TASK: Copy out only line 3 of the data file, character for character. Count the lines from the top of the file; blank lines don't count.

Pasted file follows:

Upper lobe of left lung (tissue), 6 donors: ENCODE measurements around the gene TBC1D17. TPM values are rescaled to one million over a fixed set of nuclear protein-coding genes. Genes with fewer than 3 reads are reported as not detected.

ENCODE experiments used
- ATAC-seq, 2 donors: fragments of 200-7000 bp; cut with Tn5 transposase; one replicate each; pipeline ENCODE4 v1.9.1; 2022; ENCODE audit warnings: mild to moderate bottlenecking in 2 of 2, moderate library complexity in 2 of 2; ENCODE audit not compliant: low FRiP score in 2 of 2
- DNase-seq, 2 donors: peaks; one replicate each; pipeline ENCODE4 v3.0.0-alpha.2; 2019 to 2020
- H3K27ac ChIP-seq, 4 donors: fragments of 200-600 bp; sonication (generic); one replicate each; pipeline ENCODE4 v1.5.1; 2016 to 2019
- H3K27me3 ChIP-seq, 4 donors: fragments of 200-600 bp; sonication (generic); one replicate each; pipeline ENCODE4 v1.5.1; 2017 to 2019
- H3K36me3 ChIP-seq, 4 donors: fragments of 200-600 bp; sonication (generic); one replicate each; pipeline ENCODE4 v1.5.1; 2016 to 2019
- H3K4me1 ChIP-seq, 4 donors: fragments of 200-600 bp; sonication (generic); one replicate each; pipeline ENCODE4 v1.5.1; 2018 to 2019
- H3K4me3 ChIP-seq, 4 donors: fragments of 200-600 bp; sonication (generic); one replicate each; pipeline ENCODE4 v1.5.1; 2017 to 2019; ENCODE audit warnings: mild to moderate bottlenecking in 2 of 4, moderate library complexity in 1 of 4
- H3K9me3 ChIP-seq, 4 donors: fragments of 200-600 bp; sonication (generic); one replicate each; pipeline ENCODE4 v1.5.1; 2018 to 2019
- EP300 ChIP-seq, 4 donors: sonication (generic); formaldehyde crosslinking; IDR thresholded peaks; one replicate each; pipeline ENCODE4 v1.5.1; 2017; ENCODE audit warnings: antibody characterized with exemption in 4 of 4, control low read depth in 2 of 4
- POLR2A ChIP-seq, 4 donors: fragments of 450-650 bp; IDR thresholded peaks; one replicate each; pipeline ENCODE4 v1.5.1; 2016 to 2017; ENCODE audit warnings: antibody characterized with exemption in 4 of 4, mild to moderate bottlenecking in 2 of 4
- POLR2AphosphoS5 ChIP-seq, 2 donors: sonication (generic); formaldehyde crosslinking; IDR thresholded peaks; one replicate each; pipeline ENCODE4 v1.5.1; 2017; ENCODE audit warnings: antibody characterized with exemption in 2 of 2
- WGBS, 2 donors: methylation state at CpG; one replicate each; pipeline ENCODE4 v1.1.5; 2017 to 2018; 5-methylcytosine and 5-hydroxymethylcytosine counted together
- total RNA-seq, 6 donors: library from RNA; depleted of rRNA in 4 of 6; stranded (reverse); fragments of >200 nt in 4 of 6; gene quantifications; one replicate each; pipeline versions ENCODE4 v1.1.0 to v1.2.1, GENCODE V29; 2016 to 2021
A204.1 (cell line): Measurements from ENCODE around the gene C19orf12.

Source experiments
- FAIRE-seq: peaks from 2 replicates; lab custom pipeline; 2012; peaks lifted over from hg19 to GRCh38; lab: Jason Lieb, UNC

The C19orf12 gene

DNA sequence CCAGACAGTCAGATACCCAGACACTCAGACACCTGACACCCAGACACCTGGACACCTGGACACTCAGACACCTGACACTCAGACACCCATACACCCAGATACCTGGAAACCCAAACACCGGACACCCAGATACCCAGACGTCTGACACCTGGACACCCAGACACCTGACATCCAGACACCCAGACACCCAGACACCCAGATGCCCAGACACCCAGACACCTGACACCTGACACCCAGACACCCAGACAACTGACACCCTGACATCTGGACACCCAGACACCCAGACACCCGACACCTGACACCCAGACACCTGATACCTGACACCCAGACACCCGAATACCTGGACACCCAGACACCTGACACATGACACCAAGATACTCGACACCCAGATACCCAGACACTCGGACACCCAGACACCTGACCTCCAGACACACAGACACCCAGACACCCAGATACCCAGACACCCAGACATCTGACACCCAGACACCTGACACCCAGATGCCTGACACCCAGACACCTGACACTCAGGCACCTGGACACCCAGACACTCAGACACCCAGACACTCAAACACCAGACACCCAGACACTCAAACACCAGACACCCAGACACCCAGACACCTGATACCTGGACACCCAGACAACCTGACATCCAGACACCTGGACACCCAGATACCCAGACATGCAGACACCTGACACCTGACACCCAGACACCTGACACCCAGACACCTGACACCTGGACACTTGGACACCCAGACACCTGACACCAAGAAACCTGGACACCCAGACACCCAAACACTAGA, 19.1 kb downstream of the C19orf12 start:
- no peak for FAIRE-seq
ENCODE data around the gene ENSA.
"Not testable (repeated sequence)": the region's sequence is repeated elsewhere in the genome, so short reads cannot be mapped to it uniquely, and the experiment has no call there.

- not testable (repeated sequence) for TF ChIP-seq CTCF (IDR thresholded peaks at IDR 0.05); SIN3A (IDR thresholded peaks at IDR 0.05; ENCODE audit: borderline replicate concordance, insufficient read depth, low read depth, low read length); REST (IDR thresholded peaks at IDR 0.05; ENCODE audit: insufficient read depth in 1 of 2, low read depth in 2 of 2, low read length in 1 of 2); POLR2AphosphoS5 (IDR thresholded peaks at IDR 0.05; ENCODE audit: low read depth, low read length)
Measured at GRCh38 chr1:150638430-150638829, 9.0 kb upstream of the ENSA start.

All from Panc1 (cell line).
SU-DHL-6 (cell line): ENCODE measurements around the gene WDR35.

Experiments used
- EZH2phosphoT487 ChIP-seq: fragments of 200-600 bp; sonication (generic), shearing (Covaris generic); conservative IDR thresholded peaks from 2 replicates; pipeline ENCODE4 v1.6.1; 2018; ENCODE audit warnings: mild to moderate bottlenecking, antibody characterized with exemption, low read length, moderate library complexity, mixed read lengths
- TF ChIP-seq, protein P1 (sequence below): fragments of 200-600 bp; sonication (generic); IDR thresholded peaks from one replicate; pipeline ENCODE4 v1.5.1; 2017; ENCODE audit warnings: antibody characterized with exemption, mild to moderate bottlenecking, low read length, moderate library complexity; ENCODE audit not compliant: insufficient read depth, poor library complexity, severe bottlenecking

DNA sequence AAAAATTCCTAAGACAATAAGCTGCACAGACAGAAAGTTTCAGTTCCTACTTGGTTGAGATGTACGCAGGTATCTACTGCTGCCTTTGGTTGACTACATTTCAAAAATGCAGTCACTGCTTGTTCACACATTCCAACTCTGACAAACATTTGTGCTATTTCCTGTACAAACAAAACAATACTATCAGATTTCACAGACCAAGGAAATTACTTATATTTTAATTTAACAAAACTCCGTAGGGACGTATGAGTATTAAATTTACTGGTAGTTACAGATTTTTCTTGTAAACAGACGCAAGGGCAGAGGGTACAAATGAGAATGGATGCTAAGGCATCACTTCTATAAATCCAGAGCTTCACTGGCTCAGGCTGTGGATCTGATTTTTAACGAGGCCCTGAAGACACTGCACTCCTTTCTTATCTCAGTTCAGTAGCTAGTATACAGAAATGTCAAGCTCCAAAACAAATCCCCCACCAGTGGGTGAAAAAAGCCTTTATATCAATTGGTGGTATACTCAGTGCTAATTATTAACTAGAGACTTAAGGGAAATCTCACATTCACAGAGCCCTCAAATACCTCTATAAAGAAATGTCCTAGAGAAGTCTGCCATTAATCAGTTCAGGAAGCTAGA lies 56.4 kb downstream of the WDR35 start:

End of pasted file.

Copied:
- ATAC-seq, 2 donors: fragments of 200-7000 bp; cut with Tn5 transposase; one replicate each; pipeline ENCODE4 v1.9.1; 2022; ENCODE audit warnings: mild to moderate bottlenecking in 2 of 2, moderate library complexity in 2 of 2; ENCODE audit not compliant: low FRiP score in 2 of 2